All procedures were done in a laminar-flow hood with sterile devices. Fifty mL of A. catenella culture was filtered through a 0.22-μm membrane as a pre-antibiotic-treated sample (pre-treated sample), and the membrane was stored at −20°C for metabarcoding analysis.

A schematic procedure of antibiotic treatment on A. catenella is shown in Fig 1. Approximately 105 cells L−1 of A. catenella in SW+L1 were treated with 0.1% (v/v) antibiotics (penicillin 5 units mL−1, streptomycin 5 μg mL−1, and neomycin 10 μg mL−1) for 24 hours under the standard growth condition. The culture was transferred into a 15- mL sterile tube and centrifuged at 2,290 G-force for five seconds to collect cell pellets. After removing the supernatant, the pellet was washed three times and re-suspended with SW+L1. The antibiotic-treated culture was tested for free of culturable bacterial by spreading 10-μL of the culture on a marine broth agar plate (5 g L−1 peptone, 1 g L−1 yeast extract, 15 g L−1 agar in 75% SW) followed by incubation at 25°C for 2–3 days. 1 L was immediately.

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Fig 1. Schematic procedure of antibiotic treatment on A. catenella: Approximately 105 cells L−1 of A. catenella in SW+L1 were treated with 0.1% (v/v) antibiotics for 24 hours under the standard growth condition.

The culture was transferred into a 15-mL sterile tube and centrifuged at 2,290 G-force for five seconds to collect cell pellets. After removing the supernatant, the pellet was washed three times and re-suspended with SW+L1: Blue dot = free-living (FL) bacteria; Yellow circle = an A. catenella cell; Yellow circle with blue dots = particle-associated (PA) bacteria in an A. catenella cell.

https://doi.org/10.1371/journal.pone.0301343.g001

The control for the agar plate test was the media without A. catenella cells. The agar plate test was performed daily on the post-antibiotic-treated culture, and it should be noted that bacteria reappeared in the A. catenella culture after three days (Fig 2). The culture was left to grow with the reappeared bacteria for 3 weeks. The upper portion of a culture containing healthy cells was diluted to <500 cells mL−1 with SW+L1 in a new sterile container and treated again with 0.1% (v/v) antibiotics for 24 hours. The cells were washed three times to remove antibiotics, re-suspended with sterile SW+L1 in a new sterile container, and then left to grow for 3 weeks. This process was repeated for five consecutive subcultures. The fifth subculture was grown for 3 weeks, and the total volume of the fifth culture (50 mL) was filtered through a 0.22-μm pore-sized membrane, which was stored at −20°C for metabarcoding analysis (post-treated sample).

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Fig 2. A schematic idea of bacterial growth in the antibiotic-treated A. catenella culture: A post-treated A. catenella culture was placed under the standard growth conditions.

The culture was checked daily by gar plates. The culturable bacteria were observed in the 3-day-old algal solution, while a control solution (sterile media) remained bacteria-free.

https://doi.org/10.1371/journal.pone.0301343.g002

2.4 Metabarcoding analysis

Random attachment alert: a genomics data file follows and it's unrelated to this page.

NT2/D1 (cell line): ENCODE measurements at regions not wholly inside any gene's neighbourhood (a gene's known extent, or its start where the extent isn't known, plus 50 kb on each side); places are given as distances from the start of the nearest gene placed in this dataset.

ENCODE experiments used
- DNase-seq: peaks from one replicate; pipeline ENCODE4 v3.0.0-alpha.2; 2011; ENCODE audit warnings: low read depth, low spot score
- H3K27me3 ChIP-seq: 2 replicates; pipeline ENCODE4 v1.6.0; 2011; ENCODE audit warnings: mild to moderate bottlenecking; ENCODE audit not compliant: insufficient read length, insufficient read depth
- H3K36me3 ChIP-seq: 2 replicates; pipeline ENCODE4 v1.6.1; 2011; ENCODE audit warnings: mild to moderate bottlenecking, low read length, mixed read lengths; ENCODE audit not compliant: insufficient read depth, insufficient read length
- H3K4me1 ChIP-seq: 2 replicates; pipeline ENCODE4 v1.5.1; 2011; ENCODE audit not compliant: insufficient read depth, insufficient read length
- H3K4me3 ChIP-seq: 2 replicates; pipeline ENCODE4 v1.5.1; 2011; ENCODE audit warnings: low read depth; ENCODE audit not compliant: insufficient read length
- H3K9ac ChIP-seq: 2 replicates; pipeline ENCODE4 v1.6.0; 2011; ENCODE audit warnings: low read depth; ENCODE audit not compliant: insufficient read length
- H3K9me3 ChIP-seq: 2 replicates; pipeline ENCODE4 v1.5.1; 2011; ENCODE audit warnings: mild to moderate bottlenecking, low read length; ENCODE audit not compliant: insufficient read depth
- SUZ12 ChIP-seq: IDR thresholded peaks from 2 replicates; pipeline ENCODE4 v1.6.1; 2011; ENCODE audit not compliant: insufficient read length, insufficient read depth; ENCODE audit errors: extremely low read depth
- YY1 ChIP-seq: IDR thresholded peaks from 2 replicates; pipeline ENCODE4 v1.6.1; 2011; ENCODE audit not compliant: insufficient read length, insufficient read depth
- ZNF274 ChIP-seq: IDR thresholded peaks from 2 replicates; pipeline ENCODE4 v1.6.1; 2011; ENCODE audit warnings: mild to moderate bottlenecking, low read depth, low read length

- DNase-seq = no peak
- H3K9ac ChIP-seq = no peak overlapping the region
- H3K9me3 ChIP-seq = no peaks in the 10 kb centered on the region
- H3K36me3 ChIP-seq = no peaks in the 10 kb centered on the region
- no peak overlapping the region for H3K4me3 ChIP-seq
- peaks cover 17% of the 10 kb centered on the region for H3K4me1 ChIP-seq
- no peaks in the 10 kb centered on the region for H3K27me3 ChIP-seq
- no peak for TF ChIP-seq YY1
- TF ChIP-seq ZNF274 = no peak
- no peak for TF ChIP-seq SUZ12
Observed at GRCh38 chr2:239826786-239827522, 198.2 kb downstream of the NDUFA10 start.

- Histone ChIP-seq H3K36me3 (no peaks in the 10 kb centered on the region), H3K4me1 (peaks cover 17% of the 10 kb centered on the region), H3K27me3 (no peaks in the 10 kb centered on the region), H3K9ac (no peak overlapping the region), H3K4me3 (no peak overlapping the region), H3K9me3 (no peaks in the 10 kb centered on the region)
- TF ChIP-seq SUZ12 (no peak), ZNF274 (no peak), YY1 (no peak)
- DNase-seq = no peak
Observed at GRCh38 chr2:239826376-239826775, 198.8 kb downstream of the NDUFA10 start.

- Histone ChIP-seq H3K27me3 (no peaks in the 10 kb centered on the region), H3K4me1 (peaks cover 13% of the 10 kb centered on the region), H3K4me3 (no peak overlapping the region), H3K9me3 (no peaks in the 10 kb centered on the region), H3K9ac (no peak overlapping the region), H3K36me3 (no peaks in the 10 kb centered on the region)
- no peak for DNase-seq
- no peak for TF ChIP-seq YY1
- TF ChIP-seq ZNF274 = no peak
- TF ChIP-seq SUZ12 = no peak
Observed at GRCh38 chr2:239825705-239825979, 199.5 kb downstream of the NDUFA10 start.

The membranes of the pre-treated and post-treated samples were processed for DNA extraction using the Chelex-buffer method [34]. The extracted DNA was processed for high-throughput amplicon sequencing with the primer set (Table 2) as detailed in the visual protocols [35, 36]. The obtained sequences were analyzed with DADA2 v.1.14.1 [38, 39]. Taxonomic identification was done on the sequences assigned to amplicon sequence variants (ASVs) against SSU Ref tree of SILVA release 132 and SILVA release 138 for 18S rRNA and 16S rRNA gene amplicon sequences, respectively [40]. For 16S rRNA sequences, singletons, mitochondria, and chloroplasts were removed (S1-S3 Tables in S1 File). The data were eliminated from the analysis when the total sequence reads were considerably low (Goods coverage below 99%), which could lead to bias in algal–bacterial correlation analysis.

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Table 2. First PCR primers for metagenomic library preparation: The primers used for 16S rRNA sequencing are 16S-341F and 16S805R.

The primers used for 18S rRNA sequencing are SSU-F1289 and SSU-R1772.

https://doi.org/10.1371/journal.pone.0301343.t002

2.5 Monitoring of algae and bacteria in the Isla San Pedro and Isla Julia

Water was collected at 1.5 km off the coast of Isla Julia (-43.901; -73.704) (hereafter “Isla Julia”) and 1 km off the coast of Isla San Pedro (-43.313; -73.662) (hereafter “Isla San Pedro”) biweekly from March 2019 to March 2021 (Fig 3). Sampling could not be performed between Apr 2020 and Jun 2020 owing to the lockdown mandate for the COVID-19 pandemic. Water was collected at a 10-m depth with a deployed conductivity–temperature–depth (CTD) sampler from a survey ship and transferred into a triple-washed plastic container. Samples were processed per the protocol of Yarimizu et al. [35]: 1 L was immediately filtered through a 1-μm filter membrane followed by a 0.22-μm membrane to separately collect larger bacteria/attached bacteria and smaller and freely present bacteria (hereafter particle-associated (PA) and free-living (FL) bacteria). To analyze the 18S rRNA gene, another 1 L of the sample was filtered through a 0.22-μm membrane. The membranes were stored in a freezer on the ship, and the metabarcoding analysis was performed in a laboratory (Section 2.4). For microscopic phytoplankton identification, 200 mL of the water sample was concentrated ×20 using a filter set. The concentrated samples (10 mL) were fixed with Lugol’s iodine to a final concentration of 1%. The Lugol-fixed samples were stored in a refrigerator until microscopic analysis was performed to identify and quantify algal genus names. Chlorophyll a (chl a) was measured by CTD during the sampling.